Despite the positive agreement with the Pacheedaht First Nation, the government-owned pipeline is mired in controversy and has faced numerous legal challenges from environmental and Indigenous groups. An oil spill at Trans Mountain’s Sumas Pump Station in Abbotsford last month prompted further backlash from Indigenous leaders across B.C. denouncing the project in favour of clean energy development.

Chief Dalton Silver of the Sumas First Nation noted the proposed pipeline expansion plans would run adjacent to the Lightning Rock site – a cultural site and burial grounds significant to the Sema:th First Nation and Stό:lō Coast Salish Peoples.

Minister Jordan said she hopes the MOU with the Pacheedaht First Nation will show Canadians the government is listening to Indigenous concerns.

-with files from Ben Lypka and Canadian Press



quinn.bender@blackpress.ca

Get local stories you won't find anywhere else right to your inbox.
Sign up here

Comments are closed

Just Posted

Ucluelet dedicates off-leash dog park

“I think it’s great. Dogs need a space to run.”

Ucluelet artists launch pop-up art exhibition

Heyduck & Butler opened on July 1 and will run until August 31.

QUIZ: Put your knowledge of Canada to the test

How much do you know about our country?

Tofino and Tla-o-qui-aht First Nation release joint statement welcoming ‘respectful’ tourists

“We have adapted to the new landscape and are very eager to welcome you back.”

Province backs Hesquiaht First Nation hydro project with $4.1M

Ah’ta’apq Creek Hydropower Project would decrease First Nation’s dependence on diesel.

VIDEO: Musqueam Chief captures captivating footage of bald eagle catching meal

‘This is why we have chosen to live here since time immemorial,’ Chief Wayne Sparrow’s nephew says

Police ramp up efforts to get impaired drivers off B.C. roads this summer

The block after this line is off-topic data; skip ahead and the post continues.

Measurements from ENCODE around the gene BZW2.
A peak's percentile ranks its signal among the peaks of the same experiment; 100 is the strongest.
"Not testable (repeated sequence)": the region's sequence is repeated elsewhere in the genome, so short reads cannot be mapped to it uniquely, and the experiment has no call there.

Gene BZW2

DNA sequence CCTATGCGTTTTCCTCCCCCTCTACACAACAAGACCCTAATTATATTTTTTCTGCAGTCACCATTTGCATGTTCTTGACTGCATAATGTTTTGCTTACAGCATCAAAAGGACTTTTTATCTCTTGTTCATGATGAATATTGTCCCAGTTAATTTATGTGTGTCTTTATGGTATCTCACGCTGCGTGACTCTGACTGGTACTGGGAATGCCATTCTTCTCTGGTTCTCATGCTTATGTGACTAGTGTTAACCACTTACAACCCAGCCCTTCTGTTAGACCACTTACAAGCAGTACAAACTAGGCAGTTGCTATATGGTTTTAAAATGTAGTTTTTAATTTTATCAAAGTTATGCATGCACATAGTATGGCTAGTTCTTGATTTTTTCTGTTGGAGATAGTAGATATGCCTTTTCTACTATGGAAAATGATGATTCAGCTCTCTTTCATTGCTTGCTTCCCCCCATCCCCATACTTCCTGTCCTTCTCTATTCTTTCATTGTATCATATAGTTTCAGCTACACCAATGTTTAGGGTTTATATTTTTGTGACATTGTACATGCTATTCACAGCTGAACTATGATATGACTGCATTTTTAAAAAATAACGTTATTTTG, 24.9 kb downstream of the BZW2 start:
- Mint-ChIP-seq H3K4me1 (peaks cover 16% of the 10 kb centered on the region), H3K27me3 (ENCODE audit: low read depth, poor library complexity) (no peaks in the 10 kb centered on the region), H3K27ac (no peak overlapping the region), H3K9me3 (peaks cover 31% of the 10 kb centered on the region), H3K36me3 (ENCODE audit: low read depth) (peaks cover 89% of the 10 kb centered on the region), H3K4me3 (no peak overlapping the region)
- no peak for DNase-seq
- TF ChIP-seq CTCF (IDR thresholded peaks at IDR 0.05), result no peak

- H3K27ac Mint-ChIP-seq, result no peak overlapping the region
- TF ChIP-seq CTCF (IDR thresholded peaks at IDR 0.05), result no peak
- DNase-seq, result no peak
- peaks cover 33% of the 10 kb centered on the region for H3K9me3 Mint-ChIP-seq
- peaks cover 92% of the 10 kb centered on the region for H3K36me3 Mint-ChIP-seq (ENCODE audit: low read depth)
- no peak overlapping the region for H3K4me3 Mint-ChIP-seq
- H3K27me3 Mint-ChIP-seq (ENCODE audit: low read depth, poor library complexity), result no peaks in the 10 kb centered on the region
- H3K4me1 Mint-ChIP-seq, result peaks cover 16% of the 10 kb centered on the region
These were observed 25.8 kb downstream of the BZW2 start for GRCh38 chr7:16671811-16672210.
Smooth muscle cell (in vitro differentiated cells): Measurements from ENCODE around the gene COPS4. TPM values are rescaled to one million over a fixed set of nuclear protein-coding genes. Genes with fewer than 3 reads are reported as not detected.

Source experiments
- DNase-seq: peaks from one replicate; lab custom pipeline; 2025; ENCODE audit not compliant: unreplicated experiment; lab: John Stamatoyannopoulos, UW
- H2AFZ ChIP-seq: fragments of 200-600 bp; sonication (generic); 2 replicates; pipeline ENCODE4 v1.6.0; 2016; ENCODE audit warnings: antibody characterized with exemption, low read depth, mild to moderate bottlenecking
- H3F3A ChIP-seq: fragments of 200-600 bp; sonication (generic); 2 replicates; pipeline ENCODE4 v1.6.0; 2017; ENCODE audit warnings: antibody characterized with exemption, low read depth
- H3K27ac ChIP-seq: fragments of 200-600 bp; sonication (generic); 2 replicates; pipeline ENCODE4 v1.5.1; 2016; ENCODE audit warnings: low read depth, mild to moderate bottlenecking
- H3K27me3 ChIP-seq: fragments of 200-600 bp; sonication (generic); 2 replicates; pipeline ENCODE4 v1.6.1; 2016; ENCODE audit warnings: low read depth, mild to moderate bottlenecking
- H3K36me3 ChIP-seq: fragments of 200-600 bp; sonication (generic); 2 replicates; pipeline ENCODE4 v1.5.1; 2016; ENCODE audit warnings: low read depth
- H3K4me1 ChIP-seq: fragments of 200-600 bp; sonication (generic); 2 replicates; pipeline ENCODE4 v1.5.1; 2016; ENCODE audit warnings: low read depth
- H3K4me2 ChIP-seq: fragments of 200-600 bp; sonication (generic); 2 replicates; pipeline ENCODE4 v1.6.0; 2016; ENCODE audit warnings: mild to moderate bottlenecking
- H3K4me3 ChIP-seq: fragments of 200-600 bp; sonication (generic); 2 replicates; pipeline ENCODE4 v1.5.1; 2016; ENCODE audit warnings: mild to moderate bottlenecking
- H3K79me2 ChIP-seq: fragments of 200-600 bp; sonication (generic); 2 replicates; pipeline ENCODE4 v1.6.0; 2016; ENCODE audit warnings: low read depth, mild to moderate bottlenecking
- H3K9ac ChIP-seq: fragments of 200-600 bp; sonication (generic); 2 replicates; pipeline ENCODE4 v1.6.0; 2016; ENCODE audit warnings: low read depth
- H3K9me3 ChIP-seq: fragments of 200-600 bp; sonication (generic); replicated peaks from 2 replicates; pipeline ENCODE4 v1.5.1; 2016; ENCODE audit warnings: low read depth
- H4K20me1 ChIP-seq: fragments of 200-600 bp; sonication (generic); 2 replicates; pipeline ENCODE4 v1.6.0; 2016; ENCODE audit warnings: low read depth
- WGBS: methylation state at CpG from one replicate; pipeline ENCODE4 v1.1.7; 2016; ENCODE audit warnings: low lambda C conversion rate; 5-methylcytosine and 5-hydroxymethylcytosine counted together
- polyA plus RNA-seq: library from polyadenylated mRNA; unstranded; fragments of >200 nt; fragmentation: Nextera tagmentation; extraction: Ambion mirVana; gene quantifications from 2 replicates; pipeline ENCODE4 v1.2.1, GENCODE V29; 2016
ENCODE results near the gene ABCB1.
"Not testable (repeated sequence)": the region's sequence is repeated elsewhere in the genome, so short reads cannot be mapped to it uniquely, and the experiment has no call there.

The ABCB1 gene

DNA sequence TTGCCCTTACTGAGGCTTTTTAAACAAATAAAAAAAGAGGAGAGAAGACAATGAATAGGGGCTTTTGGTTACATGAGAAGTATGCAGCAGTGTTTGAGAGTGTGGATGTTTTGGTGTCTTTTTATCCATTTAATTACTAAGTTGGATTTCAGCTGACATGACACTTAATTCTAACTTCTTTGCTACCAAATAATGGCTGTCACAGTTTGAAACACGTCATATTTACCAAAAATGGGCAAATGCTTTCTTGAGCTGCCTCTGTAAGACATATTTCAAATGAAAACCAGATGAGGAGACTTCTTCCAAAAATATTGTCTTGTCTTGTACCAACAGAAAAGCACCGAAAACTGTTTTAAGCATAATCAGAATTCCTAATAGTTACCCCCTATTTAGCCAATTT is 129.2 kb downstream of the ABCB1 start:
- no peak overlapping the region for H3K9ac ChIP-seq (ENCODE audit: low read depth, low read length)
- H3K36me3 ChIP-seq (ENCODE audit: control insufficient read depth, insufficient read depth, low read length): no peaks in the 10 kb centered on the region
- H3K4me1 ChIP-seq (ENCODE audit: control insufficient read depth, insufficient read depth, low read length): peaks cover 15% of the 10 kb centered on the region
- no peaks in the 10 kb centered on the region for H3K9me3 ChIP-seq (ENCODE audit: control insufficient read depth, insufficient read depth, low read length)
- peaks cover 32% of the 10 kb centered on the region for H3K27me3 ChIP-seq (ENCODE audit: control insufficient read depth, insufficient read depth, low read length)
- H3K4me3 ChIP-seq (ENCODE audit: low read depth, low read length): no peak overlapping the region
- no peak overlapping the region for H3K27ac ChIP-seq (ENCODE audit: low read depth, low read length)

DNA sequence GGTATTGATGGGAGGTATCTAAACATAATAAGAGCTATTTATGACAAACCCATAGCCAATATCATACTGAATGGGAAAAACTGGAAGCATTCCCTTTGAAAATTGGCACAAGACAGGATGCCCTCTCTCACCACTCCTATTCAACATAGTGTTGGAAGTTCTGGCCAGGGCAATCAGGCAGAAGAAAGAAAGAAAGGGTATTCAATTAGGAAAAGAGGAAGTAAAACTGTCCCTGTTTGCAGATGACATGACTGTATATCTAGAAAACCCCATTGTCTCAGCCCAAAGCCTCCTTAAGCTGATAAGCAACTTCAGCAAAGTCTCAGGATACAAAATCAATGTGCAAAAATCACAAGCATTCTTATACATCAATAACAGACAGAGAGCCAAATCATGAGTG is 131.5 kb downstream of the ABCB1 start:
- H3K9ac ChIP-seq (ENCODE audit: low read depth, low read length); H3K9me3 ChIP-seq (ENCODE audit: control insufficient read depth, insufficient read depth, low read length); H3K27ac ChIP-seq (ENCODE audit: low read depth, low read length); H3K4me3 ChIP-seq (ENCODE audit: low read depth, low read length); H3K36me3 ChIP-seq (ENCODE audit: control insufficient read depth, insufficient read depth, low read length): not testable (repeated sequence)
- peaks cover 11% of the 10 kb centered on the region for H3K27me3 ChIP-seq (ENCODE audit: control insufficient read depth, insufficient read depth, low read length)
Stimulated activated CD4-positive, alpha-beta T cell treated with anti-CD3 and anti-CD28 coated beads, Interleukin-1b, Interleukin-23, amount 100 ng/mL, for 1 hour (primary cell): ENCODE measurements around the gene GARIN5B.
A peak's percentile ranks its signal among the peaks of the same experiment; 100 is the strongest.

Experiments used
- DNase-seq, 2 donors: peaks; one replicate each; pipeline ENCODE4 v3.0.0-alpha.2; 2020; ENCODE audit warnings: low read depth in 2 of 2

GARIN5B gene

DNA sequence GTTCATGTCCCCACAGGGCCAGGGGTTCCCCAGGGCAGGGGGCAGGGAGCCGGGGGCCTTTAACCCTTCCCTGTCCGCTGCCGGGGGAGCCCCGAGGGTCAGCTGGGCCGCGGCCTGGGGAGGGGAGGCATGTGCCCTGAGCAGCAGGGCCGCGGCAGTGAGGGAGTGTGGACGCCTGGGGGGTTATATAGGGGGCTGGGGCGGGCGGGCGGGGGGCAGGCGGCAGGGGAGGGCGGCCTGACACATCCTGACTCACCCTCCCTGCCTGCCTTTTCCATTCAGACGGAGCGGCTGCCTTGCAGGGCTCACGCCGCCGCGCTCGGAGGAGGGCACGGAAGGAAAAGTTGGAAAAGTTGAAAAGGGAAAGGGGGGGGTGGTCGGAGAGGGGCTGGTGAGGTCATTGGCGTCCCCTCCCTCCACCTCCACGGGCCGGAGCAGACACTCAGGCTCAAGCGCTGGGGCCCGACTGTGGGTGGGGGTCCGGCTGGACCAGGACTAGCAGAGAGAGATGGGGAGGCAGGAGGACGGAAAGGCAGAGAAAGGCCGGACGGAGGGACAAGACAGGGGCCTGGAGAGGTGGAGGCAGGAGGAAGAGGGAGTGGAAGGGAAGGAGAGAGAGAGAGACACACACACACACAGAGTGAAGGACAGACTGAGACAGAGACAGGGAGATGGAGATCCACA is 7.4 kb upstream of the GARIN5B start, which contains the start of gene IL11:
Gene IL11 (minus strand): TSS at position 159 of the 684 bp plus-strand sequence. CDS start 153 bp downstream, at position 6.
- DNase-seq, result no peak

July is dedicated to the Summer CounterAttack Impaired Driving Campaign

Migrant workers stage multi-city action for full status amid COVID-19 risks

‘COVID-19 has exacerbated an existing crisis’

Okanagan school drops ‘Rebels’ sports team name, citing links with U.S. Civil War

Name and formerly-used images “fly in the face” of the district’s human rights policy, says board chair

PHOTOS: B.C.’s top doc picks up personalized Fluevog shoes, tours mural exhibition

Murals of Gratitude exhibit includes at least one portrait of Henry alongside paintings of health-care workers

In troubled times: Independence Day in a land of confusion

Buffeted by invisible forces and just plain worn out, the United States of America celebrates its 244th birthday

Stop enforcing sex work laws during COVID-19, advocates say

There are provisions in Canada’s prostitution laws that make workers immune from prosecution, but not from arrest

Liberal party finished 2019 having spent $43 million, raised $42 million

All political parties had until midnight June 30 to submit their financial reports for last year

B.C. teacher loses licence after sexual relationships with two recently-graduated students

The teacher won’t be allowed to apply for a teaching certificate until 2035

Most Read